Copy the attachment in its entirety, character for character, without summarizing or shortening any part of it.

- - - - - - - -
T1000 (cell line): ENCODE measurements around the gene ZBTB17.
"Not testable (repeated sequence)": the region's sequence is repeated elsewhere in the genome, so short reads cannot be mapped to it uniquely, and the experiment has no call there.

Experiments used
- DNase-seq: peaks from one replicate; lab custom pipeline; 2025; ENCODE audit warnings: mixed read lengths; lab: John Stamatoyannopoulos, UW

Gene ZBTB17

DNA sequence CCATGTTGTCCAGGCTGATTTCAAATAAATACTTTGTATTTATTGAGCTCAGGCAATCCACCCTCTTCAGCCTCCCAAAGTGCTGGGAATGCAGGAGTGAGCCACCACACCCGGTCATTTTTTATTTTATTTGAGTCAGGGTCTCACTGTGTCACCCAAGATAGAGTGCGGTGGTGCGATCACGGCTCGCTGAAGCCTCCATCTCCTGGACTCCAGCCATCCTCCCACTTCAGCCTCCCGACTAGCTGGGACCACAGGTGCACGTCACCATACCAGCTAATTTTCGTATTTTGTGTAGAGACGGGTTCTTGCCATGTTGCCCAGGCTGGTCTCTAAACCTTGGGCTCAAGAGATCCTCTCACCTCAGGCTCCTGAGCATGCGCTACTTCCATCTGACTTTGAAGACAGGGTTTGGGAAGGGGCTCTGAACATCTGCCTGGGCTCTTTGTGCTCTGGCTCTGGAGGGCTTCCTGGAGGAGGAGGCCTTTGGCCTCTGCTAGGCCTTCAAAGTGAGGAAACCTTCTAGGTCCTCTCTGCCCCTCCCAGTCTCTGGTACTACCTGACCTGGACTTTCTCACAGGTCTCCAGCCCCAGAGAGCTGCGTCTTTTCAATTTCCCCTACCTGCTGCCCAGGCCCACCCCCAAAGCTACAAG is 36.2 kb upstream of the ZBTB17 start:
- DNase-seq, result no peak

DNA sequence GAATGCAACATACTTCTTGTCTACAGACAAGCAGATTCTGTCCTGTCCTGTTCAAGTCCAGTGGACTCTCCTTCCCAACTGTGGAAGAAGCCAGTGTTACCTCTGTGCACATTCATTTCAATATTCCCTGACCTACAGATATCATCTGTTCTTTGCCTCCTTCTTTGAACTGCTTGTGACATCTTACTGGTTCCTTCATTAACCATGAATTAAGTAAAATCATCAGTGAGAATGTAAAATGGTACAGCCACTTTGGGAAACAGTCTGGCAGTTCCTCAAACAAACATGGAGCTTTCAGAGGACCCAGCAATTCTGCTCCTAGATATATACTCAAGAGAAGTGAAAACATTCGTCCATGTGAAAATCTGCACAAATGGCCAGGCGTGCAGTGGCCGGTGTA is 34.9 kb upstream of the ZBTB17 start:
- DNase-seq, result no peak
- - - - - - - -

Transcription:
T1000 (cell line): ENCODE measurements around the gene ZBTB17.
"Not testable (repeated sequence)": the region's sequence is repeated elsewhere in the genome, so short reads cannot be mapped to it uniquely, and the experiment has no call there.

Experiments used
- DNase-seq: peaks from one replicate; lab custom pipeline; 2025; ENCODE audit warnings: mixed read lengths; lab: John Stamatoyannopoulos, UW

Gene ZBTB17

DNA sequence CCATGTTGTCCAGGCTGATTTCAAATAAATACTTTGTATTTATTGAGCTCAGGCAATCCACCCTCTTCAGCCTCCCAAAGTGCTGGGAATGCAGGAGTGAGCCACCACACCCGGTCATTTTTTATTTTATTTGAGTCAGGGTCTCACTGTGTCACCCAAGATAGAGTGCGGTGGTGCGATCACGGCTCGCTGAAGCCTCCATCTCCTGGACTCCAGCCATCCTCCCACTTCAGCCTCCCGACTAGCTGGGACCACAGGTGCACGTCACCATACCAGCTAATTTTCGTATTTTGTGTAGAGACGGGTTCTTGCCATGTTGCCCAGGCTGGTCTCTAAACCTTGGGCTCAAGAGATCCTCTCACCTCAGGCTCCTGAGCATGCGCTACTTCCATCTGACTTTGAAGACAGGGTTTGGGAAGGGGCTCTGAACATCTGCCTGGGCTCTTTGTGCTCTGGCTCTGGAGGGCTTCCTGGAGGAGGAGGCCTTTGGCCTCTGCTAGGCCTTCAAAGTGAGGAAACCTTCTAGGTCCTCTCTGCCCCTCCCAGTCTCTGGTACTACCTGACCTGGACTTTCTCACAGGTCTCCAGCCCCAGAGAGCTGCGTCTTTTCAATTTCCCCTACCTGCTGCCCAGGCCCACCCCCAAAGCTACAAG is 36.2 kb upstream of the ZBTB17 start:
- DNase-seq, result no peak

DNA sequence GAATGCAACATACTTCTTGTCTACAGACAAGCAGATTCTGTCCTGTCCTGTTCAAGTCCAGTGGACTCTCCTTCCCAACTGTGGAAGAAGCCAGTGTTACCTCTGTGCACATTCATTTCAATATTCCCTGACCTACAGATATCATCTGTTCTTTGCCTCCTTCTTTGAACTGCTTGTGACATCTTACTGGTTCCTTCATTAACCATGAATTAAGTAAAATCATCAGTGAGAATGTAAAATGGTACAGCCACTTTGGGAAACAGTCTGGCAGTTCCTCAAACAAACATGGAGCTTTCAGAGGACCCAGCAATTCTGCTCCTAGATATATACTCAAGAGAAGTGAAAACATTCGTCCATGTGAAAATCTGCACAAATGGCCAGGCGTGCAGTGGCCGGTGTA is 34.9 kb upstream of the ZBTB17 start:
- DNase-seq, result no peak